LaMarcus Aldridge announced his retirement two days ago, quite unexpectedly. He felt it was time to hang it up due to irregular heartbeat which may be due to long-lasting heart issues. Of course, a player's health comes before winning an NBA championship.
Looking back at the career of LaMarcus Aldridge, it is clear to see that he was a successful star in the NBA. His journey took him through many challenges as a player, and this is an article to praise his accomplishments.
Blossomed From A Raw Center To A Franchise Cornerstone With Portland
LaMarcus Aldridge was drafted in the 2007 Draft, as a 21-year old slender rookie. He had good size at 6'11" and mainly occupied the center position for the Trail Blazers. Playing 22.1 MPG and starting 22 games out of a total of 63 played, he averaged 9.0 PPG and 5.0 RPG while shooting 50.3% from the field. While not a legendary rookie season, it was enough to earn him a spot on the All-Rookie Team.
The following season, Aldridge developed into a franchise cornerstone. He averaged 17.8 PPG and 7.6 RPG while playing 34.9 MPG. Aldridge showed his offensive skill set which included a post-game and a soft touch from mid-range. Aldridge would just get better, and his presence would be felt the following season as he upped his scoring to 18.1 PPG. By the time 2011 hit, Aldridge averaged over 21 PPG for 5 straight seasons.
2 Dominant All-Star Seasons With The Trail Blazers
In the final two years of his time in Portland, LaMarcus Aldridge was an All-NBA Team performer and arguably the best power forward in the NBA. After his rookie season, he was switched to a full-time power forward because of his scoring ability which gave him an advantage over shorter players. Aldridge was unstoppable from mid-range and the team played through him every night.
In the 2014 season, Aldridge averaged 23.2 PPG and 11.1 RPG while making his 3rd straight All-Star Team and the All-NBA Third Team. The following season, he averaged 23.4 PPG and 10.2 RPG while also shooting a consistent three-point jump shot. He nailed 35.2% of his threes and deserved his spot on the All-NBA Second Team.
Aldridge was a dominant scorer in Portland but his final two years with the team, alongside 24-year old Damian Lillard and 23-year old CJ McCollum, were his best years. If Aldridge stayed with the team long term, Portland would have probably been a dominant team in the West. But it was simply not to be.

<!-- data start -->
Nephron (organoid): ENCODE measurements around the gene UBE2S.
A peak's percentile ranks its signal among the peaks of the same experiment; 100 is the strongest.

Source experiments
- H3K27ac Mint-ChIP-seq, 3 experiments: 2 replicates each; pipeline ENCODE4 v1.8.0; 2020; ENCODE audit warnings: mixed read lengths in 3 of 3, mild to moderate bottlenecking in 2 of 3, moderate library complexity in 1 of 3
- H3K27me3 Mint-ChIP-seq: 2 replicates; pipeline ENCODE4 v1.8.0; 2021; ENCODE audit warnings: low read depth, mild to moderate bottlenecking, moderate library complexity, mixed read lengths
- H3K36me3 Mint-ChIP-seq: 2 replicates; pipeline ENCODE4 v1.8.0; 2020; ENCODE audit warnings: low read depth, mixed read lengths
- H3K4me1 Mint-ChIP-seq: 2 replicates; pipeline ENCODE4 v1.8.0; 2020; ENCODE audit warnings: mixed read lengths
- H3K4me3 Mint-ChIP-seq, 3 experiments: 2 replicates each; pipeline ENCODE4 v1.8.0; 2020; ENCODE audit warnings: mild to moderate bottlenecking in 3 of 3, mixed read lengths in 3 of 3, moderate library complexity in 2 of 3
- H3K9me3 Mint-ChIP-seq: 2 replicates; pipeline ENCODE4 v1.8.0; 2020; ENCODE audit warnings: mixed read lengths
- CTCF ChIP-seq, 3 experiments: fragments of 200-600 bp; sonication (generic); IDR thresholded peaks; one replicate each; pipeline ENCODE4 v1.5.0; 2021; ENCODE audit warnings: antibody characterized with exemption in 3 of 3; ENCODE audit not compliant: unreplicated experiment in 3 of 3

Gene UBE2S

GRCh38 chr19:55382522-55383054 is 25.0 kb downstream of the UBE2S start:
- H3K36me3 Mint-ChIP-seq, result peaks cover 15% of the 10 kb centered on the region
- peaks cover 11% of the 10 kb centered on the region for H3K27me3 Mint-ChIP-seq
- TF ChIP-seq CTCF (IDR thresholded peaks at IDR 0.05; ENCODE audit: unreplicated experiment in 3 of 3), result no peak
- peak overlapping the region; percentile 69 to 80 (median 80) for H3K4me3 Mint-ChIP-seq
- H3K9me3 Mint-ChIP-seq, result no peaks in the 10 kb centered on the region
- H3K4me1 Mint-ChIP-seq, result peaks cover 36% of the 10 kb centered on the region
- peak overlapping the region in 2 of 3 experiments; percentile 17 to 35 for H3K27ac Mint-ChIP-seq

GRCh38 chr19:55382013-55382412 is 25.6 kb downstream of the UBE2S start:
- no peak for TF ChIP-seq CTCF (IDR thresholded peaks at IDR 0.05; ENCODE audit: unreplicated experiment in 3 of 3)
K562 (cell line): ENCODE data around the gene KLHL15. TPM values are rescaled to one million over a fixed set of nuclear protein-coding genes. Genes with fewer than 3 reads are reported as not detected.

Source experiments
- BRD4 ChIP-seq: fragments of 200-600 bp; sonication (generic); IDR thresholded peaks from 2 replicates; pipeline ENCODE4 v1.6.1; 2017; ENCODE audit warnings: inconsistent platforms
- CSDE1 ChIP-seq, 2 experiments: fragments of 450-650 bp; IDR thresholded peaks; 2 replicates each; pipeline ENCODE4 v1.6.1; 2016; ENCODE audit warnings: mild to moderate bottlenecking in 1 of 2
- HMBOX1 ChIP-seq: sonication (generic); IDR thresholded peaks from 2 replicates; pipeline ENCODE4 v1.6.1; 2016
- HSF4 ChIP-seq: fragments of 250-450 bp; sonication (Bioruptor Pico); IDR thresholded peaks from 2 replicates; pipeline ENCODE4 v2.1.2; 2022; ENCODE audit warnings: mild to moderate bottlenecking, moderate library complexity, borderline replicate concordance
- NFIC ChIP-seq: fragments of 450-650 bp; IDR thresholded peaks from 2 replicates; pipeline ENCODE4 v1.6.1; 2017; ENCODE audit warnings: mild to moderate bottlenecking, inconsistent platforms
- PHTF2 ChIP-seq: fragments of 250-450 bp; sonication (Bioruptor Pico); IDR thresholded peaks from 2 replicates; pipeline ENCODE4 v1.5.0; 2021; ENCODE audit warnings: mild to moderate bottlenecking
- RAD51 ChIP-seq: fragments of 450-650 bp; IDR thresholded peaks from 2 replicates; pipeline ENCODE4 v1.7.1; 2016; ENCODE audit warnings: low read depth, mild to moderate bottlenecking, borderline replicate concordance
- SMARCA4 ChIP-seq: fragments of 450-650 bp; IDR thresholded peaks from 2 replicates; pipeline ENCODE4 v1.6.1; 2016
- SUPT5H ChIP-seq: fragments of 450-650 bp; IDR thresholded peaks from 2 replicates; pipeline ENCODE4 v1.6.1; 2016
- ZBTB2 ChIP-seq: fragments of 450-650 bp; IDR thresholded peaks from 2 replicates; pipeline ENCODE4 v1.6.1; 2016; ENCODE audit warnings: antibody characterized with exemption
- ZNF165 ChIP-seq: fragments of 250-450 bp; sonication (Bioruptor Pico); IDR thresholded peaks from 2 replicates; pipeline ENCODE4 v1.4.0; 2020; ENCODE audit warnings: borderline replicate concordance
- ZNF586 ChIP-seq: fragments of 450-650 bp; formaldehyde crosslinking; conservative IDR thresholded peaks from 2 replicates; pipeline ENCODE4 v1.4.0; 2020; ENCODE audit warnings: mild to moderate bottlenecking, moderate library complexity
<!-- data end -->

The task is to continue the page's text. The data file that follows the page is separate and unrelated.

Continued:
A Decision To Join Popovich And The Spurs
During the 2016 free agency period, Aldridge was an extremely sought-after star. Teams like the Lakers were completely invested in signing Aldridge, and there were even rumors that he would be staying in Portland thanks to budding star Damian Lillard. After all, Aldridge was playing like a top-2 power forward alongside Anthony Davis.
But Aldridge made a massive decision to join Greg Popovich, Kawhi Leonard, and the San Antonio Spurs. Aldridge wanted an NBA title, and at 30 years old, he knew it was time to join a contender after 9 years with Portland. Of course, Lillard would become a star, but Aldridge wanted a surefire thing.
The Spurs were fresh off an NBA championship just one year prior in the 2014 season and had a superstar in Kawhi Leonard in place. With the era of Tim Duncan at a close, Aldridge was the new guy. He would go on to make the All-Star Team in his first season with San Antonio, and later make the All-Star Teams in 2018 and 2019. Aldridge and Leonard were a dominant duo, but it didn't pan out as many expected.
The Golden State Warriors started their dominance and the slow Spurs could not keep up. Most importantly, Kawhi Leonard forced a trade from San Antonio after the 2018 season, which ended any chance of Aldridge winning a chip with the Spurs. Even after San Antonio acquired DeMar DeRozan in the Kawhi Leonard trade, Aldridge didn't have a good enough squad to compete in the West.
A Formed Superteam And Early Retirement
With Aldridge getting bought out by the Spurs this season, he was a veteran on his last legs. Aldridge had 7 All-Star Teams in his bag, but the last time he made it was in 2019. He was 35-years old and was averaging 13.5 PPG and 4.5 RPG for the Spurs at the time. But Aldridge was too old and slow and needed a backup role off the bench.
Of course, the Superteam Nets were the most attractive team for a veteran on his last legs. Kevin Durant, James Harden, and Kyrie Irving needed bigs and Aldridge provided size and scoring. Starting all 5 games for the Nets and averaging 12.8 PPG, Aldridge made Brooklyn unstoppable. But an imminent retirement that shocked the NBA world, Aldridge put to rest the chance to win an NBA title and will retire as a 7-time All-Star and 5-time All-NBA Team star.